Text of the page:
The business unit ‘Consumers’ creates unique experiences for travellers. They do so with a broad range of shops, catering establishments and services. For example, very interesting from a data privacy perspective are the parking and premium services they provide, such as Privium service. When joining Privium one joins a program with exclusive extras for comfort and convenience of the passenger. For example, a priority parking place, fast security and border control clearance. The business unit ‘Digital & Innovation’ uses the newest technologies to shape the future of Schiphol. By using technology and data, they make the airport ‘future-proof’ and provide an excellent (digital) customer experience for both travellers and airlines.

 

“Stakeholders could have diverse national and international (legal) obligations to comply with and for example different purposes with regard to the personal data that will be collected.”

 

A multi-stakeholder environment
Looking at the data processing activities that take place at Schiphol, it is clear that Schiphol not only initiates, but also partakes in various collaborations with external partners and stakeholders. The stakeholders Schiphol often collaborates with are for example airlines, ground handlers and national (and international) governments and bodies. The scope, purpose and goal(s) of these projects vary every time. To provide a sneak peek into this multi-stakeholder environment, two specific topics are worth highlighting due to their complexity and therefore required collaboration and alignment: border related projects (and innovations) and camera surveillance.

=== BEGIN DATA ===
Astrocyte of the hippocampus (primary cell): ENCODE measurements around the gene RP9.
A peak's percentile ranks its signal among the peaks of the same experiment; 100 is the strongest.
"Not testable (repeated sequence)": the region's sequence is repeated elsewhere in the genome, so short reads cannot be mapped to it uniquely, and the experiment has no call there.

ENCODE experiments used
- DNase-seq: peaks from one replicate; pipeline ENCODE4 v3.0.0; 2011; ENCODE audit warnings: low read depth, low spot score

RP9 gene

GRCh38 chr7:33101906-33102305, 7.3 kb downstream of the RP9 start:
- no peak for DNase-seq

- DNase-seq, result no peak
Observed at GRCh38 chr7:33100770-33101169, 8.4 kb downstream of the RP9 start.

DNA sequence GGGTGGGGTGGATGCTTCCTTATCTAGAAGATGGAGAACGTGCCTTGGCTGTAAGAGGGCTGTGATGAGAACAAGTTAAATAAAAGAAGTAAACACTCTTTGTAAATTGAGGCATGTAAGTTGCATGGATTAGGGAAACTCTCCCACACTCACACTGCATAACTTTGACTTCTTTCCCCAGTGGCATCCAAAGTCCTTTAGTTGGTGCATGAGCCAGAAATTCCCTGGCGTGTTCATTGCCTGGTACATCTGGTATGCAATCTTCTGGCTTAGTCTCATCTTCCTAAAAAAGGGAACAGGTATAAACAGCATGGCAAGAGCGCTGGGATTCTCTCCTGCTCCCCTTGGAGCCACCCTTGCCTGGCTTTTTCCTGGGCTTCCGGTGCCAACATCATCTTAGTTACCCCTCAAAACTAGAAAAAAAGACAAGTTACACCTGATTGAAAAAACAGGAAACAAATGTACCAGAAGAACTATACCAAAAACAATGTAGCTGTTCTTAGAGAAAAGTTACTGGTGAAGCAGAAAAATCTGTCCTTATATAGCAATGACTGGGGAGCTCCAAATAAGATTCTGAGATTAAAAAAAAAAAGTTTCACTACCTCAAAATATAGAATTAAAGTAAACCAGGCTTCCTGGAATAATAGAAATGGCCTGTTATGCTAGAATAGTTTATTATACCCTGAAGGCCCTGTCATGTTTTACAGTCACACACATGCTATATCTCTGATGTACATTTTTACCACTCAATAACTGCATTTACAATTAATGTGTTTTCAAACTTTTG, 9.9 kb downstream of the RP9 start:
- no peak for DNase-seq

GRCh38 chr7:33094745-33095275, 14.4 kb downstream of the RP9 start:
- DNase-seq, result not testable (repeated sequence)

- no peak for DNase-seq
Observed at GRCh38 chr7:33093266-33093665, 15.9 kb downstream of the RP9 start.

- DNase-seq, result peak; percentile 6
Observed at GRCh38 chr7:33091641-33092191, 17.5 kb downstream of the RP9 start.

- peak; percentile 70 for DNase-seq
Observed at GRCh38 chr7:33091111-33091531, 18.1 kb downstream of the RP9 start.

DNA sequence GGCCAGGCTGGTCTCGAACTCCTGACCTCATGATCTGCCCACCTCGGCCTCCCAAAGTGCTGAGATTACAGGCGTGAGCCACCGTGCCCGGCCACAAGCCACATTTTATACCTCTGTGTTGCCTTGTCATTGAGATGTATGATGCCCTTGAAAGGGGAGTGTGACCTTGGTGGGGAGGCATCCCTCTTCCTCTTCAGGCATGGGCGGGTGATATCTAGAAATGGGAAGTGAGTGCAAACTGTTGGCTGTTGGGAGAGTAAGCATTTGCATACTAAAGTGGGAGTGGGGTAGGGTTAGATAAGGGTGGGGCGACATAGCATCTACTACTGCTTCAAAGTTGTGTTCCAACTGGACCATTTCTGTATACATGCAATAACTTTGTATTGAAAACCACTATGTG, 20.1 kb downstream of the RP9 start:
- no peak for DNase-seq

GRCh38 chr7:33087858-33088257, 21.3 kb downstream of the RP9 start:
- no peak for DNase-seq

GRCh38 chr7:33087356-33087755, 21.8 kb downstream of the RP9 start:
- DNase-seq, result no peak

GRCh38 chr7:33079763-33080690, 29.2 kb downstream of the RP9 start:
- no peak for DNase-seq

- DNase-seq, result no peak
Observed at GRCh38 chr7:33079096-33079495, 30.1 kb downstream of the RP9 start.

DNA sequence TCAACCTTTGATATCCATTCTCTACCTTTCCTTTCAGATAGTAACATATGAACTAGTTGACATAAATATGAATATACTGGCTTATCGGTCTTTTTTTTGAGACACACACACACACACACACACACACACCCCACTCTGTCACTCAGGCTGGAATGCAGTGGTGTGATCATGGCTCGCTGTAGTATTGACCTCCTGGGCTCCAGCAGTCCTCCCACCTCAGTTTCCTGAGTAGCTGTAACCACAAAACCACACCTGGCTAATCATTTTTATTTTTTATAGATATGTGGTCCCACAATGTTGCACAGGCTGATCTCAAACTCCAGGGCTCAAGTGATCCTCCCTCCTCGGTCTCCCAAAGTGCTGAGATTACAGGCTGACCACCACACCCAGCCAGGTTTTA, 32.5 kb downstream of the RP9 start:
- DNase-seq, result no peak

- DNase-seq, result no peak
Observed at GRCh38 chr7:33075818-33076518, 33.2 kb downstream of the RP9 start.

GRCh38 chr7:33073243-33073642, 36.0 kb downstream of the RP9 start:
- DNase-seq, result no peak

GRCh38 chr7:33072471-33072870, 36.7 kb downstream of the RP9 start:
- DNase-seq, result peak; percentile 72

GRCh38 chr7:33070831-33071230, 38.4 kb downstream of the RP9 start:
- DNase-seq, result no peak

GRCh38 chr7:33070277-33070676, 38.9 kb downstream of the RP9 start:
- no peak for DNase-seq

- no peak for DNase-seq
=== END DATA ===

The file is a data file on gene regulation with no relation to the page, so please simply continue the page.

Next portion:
Border related projects
Schiphol owns and therefore facilitates the required physical space for the various processes and checks that need to be carried out at the airport, for example check-in, luggage handling, security, border control and boarding. Schiphol works closely together with airlines, national and international governments towards new technologies that can ensure safety and facilitate a more efficient, convenient and overall more enjoyable travel experience for the passenger. One of the technologies that is being explored is to enable travel with facial recognition. At this moment, a passenger still needs to show his or her passport, boarding card or both at the various checkpoints at the airport. It is likely that in the future the passenger will be able to pass through these checkpoints more easily due to facial recognition technology. As a result, the passport and boarding pass can stay tucked away in the bag of the passenger. Together with the aforementioned stakeholders, Schiphol is working to make this new way of travelling possible in the future. 

 

Camera surveillance
Together with several stakeholders such as the government of the Netherlands and other aviation sector parties, camera surveillance is managed at the airport and the surrounding areas. Pursuant to the Aviation Act and other legislation and regulations, Schiphol is under a statutory obligation to ensure the airport’s security in the broadest sense of the word. Furthermore, the footage recorded by the video cameras are also needed for operational purposes. Since the (footage of the) video cameras are part of a camera observation network, the multiple stakeholders work closely together to maintain public order and safety.